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CHINGACHGOOK: Welcome him. Let him take his place at the council fire.  For he is Uncas, my son.  Tell him to be patient, and ask death for speed.  For they are all there but one: I, Chingachgook, last of the Mohicans.


NARRATOR: Who are the real Mohegans? Who is the real Uncas? The historic Uncas is in fact the first of the Mohegans.


Tribal Medicine Woman Gladys Tantaquidgeon learned the story of her ancestors from the elders of her youth.


GLADYS TANTAQUIDGEON: I must confess I never read Cooper's Last of the Mohegans. It's historical fiction of course. But the Mohican that Cooper wrote about were the northern division of the Lenilanape (SP) or  Delaware Nation. Their homeland was northern New York. And some of that Mohegan group wandered down into this area that's now CT

REDMOON: You have to remember, we came this way for survival, for seafood, clams, oysters, abundance of food we have here. So on the way down we fought with other tribes. By the time we got in this area we was one of the most powerful, vicious tribes around.


G. TANTAQUIDGEON: And there's one story that was told to us that when they arrived in what's now Connecticut, they must have disrupted some of the groups that were in the area because they called them invaders Ė Pequotaug, and that's where you get the name Pequot.  

MELISSA TANTAQUIDGEON: Uncas claimed the name ďMoheganĒ when he separated from the Pequot because thatís the original name of our group, an ancient clan name of the Delaware meaning ďWolf peopleĒ.  


This collar represents the only artifact of wampum that has stayed n the hands of Indian people in all of New England.


The symbols on the collar are very important.  The two white triangles signify the split between the Mohegan and the Pequot people. The purple in between the two triangles signifies the trouble and the division between them.


NARRATOR: Uncas was born in 1598, just before the arrival of the European colonists. As a boy, he learned tribal stories of fierce change


FAITH DAVISON: My great, great grandmother, Mary Tracy Fielding Storey, told this tale that her great, great grandmother told her to her. When the English came in their ships the Indians saw those vessels and they thought that they were ani mals with great white wings and that they spoke with thunder, ominous rumble, and that they breathed smoke and fire. And one of the prophets said, this is the animal that will come and eat all the Indians up. Weíre here. They didnít do it.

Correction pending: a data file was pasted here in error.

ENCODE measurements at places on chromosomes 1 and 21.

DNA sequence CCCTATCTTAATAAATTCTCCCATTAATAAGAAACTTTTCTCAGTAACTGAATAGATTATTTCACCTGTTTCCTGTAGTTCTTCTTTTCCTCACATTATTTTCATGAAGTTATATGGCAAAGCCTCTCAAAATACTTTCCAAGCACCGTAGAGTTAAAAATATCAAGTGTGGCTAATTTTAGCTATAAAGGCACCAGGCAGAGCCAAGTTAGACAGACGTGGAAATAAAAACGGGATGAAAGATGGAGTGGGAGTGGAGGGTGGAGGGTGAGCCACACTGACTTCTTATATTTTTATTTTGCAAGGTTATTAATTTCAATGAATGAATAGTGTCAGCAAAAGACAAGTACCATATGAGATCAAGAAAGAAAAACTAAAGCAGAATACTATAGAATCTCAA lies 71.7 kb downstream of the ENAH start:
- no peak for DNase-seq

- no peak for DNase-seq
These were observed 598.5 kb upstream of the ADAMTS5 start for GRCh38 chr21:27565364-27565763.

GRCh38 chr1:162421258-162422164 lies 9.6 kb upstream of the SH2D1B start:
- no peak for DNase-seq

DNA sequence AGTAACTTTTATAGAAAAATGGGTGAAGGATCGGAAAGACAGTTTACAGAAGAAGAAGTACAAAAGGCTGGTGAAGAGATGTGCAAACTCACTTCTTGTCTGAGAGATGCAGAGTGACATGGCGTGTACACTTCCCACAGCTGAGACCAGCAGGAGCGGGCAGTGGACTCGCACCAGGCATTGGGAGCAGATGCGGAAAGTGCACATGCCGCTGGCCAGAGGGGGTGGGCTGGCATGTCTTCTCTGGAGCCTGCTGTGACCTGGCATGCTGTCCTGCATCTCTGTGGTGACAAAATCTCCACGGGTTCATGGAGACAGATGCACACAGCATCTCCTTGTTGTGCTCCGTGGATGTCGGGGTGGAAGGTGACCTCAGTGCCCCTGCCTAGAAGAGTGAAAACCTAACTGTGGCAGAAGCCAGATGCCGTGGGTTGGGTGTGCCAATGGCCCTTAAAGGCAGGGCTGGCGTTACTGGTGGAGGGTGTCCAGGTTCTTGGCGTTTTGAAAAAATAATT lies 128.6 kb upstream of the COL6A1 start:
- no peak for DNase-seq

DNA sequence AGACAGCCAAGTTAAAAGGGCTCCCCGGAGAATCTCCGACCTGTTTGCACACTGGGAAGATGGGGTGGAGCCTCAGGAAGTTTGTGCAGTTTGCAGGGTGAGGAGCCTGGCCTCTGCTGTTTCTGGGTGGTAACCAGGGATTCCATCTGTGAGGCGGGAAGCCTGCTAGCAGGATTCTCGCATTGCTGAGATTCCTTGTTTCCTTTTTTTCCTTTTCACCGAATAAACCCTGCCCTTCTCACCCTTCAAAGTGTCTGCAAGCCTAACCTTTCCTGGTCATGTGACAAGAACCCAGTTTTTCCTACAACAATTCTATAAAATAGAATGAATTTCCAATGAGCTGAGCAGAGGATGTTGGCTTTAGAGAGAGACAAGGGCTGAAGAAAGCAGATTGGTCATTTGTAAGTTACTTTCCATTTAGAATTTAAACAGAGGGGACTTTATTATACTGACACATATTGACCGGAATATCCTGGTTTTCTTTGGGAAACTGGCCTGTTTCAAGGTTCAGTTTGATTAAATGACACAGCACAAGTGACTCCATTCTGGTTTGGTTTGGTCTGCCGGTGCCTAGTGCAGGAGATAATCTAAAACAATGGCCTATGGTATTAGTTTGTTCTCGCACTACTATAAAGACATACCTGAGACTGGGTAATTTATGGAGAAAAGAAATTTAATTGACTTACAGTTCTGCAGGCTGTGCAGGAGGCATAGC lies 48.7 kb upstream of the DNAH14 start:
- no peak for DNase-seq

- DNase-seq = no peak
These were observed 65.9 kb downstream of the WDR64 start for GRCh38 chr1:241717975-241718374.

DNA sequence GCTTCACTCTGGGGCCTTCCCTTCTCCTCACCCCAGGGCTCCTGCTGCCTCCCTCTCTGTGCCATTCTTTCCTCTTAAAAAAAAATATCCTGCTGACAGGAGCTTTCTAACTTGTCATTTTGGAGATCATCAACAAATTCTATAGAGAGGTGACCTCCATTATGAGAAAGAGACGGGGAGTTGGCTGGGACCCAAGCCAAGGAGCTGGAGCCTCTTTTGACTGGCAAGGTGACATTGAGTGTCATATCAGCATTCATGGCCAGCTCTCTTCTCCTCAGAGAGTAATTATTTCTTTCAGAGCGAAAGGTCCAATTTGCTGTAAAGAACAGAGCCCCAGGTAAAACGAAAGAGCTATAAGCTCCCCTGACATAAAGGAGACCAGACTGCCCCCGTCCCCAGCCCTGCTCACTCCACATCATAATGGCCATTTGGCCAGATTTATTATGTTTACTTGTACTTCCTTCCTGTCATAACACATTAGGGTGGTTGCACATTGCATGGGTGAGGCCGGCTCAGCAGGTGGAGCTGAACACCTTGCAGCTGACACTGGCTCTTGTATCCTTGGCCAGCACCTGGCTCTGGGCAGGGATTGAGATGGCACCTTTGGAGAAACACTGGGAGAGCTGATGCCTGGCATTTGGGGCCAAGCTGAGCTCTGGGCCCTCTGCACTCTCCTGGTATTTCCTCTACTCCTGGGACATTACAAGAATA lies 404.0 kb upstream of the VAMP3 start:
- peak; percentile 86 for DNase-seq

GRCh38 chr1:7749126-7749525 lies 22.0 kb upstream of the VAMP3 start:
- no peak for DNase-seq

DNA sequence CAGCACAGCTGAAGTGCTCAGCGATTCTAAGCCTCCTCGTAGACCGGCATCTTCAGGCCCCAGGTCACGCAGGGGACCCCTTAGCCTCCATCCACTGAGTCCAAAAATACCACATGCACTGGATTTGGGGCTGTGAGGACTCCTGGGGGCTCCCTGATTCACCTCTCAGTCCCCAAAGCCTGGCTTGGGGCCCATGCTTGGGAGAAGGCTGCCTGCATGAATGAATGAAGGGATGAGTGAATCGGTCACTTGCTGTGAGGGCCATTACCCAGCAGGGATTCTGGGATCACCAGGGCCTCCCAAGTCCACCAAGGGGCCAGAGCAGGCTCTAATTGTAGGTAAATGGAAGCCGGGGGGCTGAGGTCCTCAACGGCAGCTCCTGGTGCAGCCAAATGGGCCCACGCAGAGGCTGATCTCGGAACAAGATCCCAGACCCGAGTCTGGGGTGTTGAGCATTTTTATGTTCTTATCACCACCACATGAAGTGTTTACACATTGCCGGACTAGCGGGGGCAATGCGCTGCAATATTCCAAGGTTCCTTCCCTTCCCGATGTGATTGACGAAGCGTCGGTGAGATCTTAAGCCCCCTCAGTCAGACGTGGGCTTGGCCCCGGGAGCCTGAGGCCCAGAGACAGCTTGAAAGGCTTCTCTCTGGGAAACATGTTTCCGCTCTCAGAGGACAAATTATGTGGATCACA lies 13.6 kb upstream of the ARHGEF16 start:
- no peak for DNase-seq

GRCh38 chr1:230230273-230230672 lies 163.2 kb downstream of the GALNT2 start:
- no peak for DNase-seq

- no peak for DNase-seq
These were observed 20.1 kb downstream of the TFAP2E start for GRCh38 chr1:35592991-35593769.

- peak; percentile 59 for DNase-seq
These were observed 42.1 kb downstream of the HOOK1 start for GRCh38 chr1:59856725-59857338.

Faith Davison, Tribal Archivist


CARLTON EICHELBERG: Cochegan Rock is the largest freestanding boulder in New England left here by the glaciers. Uncas always held council on the top of this rock.


The word sachem as Uncas was called means ďrock manĒ, and in Mohegan they would say Ne-woe-me-suns-mo, which mean are you going to the rock, or are you coming to the rock? And that was a phrase that probably would have been used when Uncas decided to hold council and call all his captains to come to the rock.


Fort Shantok and Cochegan Rock are probably the two places that are best known as Uncasís stamping grounds, if you will, because they would have to come all the way from Fort Shantok over here to this rock to hold council and, of course, Fort Shantok is the area where the ĺ our village actually was.


I used to come here as a young man.  a lot of the kids, this was woods to play  because all the children wanted to come and see Cochegan Rock and see where Uncas held council.


NARRATOR: Uncas lived a long life, from 1598 to 1683. He was the Great Protector of his people then and now. The places where Uncas lived have remained sacred to the Mohegan Tribe for centuries. Jayne Fawcett is the tribal ambassador.


JAYNE FAWCETT (Tribal Ambassador, Mohegan Tribe): This is Uncas Spring and not far from here is the cabin of Uncas. This is an important place to us, really a sacred place because the waters are said to bring strength and to bring healing and itís also a place where we continually honor Uncas.


When I was a child I used to come here with my uncle and I always thought of him as the keeper of the spring, and he would come here every spring and clean all of the debris out and leave a cup because he felt that it was important that whoever was thirsty and was passing through should be able to get a drink from from this spot.


ERNEST GILMAN (Pipe Carrier, Mohegan Tribe): Weíre at Uncasís cabin here on Mohegan territory and according to the stories that were told to me,  this was,  Uncasís site where he lived and spent a lot of his time.


I was pretty well instilled with a lot of the history of the tribe, you know, when I was a youngun and what it was to mean to me later on in life and to make sure that I did never forget that, and I havenít.  I still get a  good feeling about being out here and any other of the sites that I visit,  during my path in life and that hasnít changed, itís still there.


This pipe is known as Uncasís pipe. It was found in the vicinity of this cabin and there were no other homes that we know of at the time in that area so they are assuming that because of who was here this was Uncasís pipe. I have been authorized by the tribe to carry this and use it at very special occasions.


Tobacco, we believe, is the greatest gift that you could give someone. Okay? And so with that, Iím going to make a presentation. This is a gift to Uncas and Iíll just sprinkle around the area of his home.


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Last modified: September 03, 2012